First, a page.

Half-Hearted: When It Comes To Dating, When Did We All Start Being So Horrible To Each Other?

A frank discussion about sex, love and monogamy in the digital age...

Half-Hearted: When It Comes To Dating, When Did We All Start Being So Horrible To Each Other?

by Nellie Eden |
Published on

It’s happened. I have a dating column. I’m officially Carrie fucking Bradshaw (if Carrie Bradshaw lived in Hackney, on a budget and dated men who have lots of MDF furniture.)

More on that later…

I am hoping, in my own little way, that writing this column will dispel some of the stigmas that still persists when it comes to women writing and talking about sex and love. I’ve been told time and time again that writing about dating isn't ‘proper’ journalism, to some extent I can understand why. Low hanging fruit as such topics are, women’s publications in the ‘90s did a pretty good job of bulldozing the topic straight out of the integrity ballpark and into the lowbrow arena with ‘How To Please Your Man’ type features. Yes, ‘tut, tut, tut’, but, still, I can’t help but wonder if dismissal of the topic doesn’t reek just a little bit of sexism.

Love, good sex, casual sex, orgasms, relationship - all impact our mental health, lynchpin our existences and help determine our overall happiness until death do we part from this world. They are issues that shouldn’t be sneered at, or dismissed as ‘women’s lifestyle issues’ pfft! Just as Brexit will affect us all, modern dating practices affect all of us - gay, straight, bi (or trying it), recently singled, just wed, or contemplating cheating - at some point and can cause great anguish. And, in less than a decade mobile technology has caused a kaleidoscopic multiplication of what being with someone in 2017 entails; dating culturetoday is as repetitious as it is disorienting. Even for digital natives like me and probably you if you’re reading this the landscape of dating and relationships is now evolving so quickly that every day is a brave new world. This year will be my fifth consecutive single year, and I think I might be drifting up Jacob’s Creek without a paddle.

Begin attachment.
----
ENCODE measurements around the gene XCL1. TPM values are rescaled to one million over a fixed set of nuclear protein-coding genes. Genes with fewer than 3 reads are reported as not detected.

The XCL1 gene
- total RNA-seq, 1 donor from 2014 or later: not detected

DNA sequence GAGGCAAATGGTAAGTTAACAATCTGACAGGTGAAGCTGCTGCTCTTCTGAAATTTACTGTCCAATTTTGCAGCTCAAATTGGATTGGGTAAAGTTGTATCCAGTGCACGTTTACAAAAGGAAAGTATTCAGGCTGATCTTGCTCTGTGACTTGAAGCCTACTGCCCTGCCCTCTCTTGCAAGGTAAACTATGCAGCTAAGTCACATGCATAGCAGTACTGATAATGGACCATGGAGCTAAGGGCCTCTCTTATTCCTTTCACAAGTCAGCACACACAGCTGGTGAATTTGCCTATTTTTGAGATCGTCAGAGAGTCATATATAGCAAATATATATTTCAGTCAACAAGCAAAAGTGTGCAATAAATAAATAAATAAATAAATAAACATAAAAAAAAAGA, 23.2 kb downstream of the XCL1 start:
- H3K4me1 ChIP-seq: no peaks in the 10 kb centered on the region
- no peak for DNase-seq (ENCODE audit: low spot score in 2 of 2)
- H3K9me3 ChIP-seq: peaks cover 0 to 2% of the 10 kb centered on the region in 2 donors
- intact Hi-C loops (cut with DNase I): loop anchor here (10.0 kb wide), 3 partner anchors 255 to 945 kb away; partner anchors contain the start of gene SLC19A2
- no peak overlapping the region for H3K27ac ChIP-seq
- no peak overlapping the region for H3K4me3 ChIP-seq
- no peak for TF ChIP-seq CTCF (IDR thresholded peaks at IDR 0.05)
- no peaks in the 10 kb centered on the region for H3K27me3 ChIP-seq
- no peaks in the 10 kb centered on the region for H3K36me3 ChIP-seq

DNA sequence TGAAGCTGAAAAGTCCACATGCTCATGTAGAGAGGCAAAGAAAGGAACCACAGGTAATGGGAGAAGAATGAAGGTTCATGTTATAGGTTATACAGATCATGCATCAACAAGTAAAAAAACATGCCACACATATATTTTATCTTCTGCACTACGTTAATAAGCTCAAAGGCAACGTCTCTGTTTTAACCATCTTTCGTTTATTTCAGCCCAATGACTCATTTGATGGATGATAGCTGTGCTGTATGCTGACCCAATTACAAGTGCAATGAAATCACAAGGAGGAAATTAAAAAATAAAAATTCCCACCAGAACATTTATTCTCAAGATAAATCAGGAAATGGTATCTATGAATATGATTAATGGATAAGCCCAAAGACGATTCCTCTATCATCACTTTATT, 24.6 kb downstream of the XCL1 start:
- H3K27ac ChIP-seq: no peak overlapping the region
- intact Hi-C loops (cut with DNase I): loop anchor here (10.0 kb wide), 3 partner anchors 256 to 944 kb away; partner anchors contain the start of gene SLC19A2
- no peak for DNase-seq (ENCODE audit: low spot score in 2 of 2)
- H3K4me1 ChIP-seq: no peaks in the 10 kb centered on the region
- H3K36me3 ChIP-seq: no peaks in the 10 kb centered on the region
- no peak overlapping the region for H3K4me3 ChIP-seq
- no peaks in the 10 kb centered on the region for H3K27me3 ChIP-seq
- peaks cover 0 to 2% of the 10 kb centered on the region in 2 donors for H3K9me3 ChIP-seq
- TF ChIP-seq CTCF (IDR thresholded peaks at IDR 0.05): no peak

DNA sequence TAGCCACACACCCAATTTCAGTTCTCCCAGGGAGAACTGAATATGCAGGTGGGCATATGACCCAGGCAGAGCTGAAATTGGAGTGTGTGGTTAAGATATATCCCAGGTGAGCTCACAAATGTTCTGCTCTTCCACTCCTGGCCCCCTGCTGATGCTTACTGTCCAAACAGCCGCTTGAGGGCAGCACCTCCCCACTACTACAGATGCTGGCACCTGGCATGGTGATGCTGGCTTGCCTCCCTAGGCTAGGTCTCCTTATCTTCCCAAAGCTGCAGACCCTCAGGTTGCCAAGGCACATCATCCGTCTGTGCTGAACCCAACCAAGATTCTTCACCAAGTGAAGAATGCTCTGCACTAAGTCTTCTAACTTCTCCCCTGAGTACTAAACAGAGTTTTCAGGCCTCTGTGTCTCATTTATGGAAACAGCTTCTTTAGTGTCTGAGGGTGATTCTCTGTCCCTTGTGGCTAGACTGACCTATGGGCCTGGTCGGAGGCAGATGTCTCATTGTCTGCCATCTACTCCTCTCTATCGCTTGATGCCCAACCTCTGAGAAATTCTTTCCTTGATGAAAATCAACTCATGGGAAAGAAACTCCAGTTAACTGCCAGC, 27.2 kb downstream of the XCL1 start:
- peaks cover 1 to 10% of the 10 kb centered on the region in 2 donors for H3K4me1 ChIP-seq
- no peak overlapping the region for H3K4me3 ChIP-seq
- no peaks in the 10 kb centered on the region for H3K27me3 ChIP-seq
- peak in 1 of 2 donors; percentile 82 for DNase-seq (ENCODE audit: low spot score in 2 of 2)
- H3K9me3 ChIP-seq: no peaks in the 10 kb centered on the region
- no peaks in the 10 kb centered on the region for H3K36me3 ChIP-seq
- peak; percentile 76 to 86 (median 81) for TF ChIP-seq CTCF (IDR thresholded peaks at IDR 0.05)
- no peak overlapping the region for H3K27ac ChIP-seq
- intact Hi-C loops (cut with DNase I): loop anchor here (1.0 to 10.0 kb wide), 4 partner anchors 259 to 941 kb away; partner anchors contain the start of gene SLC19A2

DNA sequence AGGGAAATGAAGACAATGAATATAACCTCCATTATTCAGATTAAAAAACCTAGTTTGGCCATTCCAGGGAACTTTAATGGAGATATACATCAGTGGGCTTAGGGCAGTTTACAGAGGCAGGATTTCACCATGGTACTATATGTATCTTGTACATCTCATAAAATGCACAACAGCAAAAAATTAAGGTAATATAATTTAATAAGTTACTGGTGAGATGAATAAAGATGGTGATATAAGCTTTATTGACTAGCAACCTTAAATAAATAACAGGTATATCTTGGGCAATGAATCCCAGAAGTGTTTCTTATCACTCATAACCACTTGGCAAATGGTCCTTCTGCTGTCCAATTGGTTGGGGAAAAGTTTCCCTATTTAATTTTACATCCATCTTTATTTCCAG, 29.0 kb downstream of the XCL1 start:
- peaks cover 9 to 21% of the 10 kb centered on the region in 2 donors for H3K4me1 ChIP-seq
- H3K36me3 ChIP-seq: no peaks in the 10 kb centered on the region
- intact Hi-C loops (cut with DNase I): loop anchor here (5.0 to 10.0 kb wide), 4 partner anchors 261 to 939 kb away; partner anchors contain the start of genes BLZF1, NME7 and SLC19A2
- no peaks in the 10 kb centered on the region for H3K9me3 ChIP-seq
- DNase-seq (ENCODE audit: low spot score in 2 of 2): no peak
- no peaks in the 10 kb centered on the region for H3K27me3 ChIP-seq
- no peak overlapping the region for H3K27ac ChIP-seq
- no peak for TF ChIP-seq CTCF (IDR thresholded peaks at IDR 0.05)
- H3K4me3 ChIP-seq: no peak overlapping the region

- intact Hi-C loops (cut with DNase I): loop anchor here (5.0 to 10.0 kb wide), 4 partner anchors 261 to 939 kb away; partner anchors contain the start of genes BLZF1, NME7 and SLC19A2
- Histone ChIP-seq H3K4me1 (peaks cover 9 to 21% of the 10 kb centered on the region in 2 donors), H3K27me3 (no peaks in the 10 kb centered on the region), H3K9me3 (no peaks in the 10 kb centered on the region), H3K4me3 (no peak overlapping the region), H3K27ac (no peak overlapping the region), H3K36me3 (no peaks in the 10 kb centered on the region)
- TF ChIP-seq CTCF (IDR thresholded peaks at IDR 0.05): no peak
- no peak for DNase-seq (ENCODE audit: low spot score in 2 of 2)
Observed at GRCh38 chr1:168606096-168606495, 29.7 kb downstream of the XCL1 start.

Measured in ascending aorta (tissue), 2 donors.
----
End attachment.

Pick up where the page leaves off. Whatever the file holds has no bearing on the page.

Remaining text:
Now, let me set the scene: I’m sat, facing a wall in Hackney (that's East London just in case there’s actually anyone out there who doesn’t know where it is) looking at a picture of Jamiroquai that I printed out yesterday and I’ve just made a pot of tea. It’s from here that, our journey into the world of London dating begins.

And the big question is this: when did we all start being so horrible to each other?

One industry that has either ignited the fluid-dating trend or cashed in on our footloose and fancy tendencies, depending on your perspective, is the booming business of dating apps. Ohhhhh- ‘dating apps’. Do sexier words exist in the English language? Yes, yes they do, because dating apps are essentially sterile Pinterest boards filled with strangers (with potential back hair) who may or may not be your next lay. Worse still, these stagnant pools are (potentially) poisoning our interactions; making me [and you] into a bad person.

That’s quite a claim isn’t it. Let me share some context as to how I’ve arrived at this conclusion. I often make excuses that start, ‘It’s not me, it’s 2017, everyone’s a dick’. You see, despite what the resurgence in popularity of Sex and the City courtesy of viral memes would suggest, it’s not 1998 anymore. No one has time to have a date on a Friday night with someone they don’t know (as if), and if they do - maybe run because they obviously don’t have enough mates.

No one meets their future wife at their friend’s dinner party. We are not living in a Richard Curtis film. Nobody has the time to sleep, exercise, party, relax, make it to that exhibition everyone’s talking about, or see their parents whose faces they’ve all but forgotten. So, texting them - the stranger danger you drunk-swiped right on - back falls about 105 places down on your iNotes.

Whether we want to admit it, or not, dating apps have given us all carte blanche to treat the people in a way (I hope) we wouldn’t dream of treating someone we know IRL. I know I am not alone in this bad behaviour. When the topic arises amongst friends one person admits that if payday is still a week ago, she might ask ‘x’ from Happn if he’s free for dinner. I feign shock, but know that in the past I’ve messed app-romances about too; using them as a means to an end and occasionally, just full throttle ignored them with no explanation after an encounter. Which, by the way, doesn’t stop me from being comically offended when I’m on the receiving end of such shitty behaviour.